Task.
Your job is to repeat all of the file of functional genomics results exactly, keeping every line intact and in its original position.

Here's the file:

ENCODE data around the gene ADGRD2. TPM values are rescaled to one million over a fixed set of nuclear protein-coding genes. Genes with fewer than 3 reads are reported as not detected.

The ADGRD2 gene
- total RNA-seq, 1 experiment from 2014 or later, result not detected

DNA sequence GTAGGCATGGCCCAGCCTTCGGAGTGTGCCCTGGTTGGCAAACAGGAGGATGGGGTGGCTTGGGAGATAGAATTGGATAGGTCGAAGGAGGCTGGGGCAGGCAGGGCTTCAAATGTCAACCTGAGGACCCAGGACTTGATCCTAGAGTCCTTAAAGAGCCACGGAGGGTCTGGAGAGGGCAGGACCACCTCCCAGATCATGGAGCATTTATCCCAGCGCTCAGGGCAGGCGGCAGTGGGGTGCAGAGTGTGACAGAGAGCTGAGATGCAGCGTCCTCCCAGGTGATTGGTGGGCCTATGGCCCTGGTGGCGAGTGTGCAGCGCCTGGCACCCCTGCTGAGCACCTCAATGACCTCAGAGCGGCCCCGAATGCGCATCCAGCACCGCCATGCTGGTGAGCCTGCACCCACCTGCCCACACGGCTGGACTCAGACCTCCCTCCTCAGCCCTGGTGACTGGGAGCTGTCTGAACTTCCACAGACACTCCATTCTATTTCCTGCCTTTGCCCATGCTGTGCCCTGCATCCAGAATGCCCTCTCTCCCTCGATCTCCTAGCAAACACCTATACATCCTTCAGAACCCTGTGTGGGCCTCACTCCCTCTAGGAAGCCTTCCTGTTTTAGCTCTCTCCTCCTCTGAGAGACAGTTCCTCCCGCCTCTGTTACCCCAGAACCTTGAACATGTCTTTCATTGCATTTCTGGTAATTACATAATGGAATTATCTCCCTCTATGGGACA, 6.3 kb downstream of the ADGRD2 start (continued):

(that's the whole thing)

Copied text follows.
ENCODE data around the gene ADGRD2. TPM values are rescaled to one million over a fixed set of nuclear protein-coding genes. Genes with fewer than 3 reads are reported as not detected.

The ADGRD2 gene
- total RNA-seq, 1 experiment from 2014 or later, result not detected

DNA sequence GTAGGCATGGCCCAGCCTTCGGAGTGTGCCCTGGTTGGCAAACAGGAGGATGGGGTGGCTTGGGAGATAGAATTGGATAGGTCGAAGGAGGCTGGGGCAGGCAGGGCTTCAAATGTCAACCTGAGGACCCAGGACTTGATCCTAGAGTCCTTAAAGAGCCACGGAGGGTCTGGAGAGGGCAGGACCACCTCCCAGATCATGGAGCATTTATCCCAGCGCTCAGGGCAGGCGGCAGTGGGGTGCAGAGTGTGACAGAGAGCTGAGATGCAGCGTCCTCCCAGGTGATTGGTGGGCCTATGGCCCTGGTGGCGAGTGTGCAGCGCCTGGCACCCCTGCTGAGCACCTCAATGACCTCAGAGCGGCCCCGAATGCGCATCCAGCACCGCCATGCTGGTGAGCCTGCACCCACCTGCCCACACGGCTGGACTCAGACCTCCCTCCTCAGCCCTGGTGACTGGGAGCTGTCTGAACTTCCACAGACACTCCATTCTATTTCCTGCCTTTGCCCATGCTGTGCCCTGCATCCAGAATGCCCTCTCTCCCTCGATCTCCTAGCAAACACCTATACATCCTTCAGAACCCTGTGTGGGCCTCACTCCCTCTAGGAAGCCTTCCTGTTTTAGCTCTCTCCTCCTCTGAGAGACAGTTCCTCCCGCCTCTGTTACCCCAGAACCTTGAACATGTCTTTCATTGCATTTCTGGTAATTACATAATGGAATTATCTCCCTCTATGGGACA, 6.3 kb downstream of the ADGRD2 start (continued):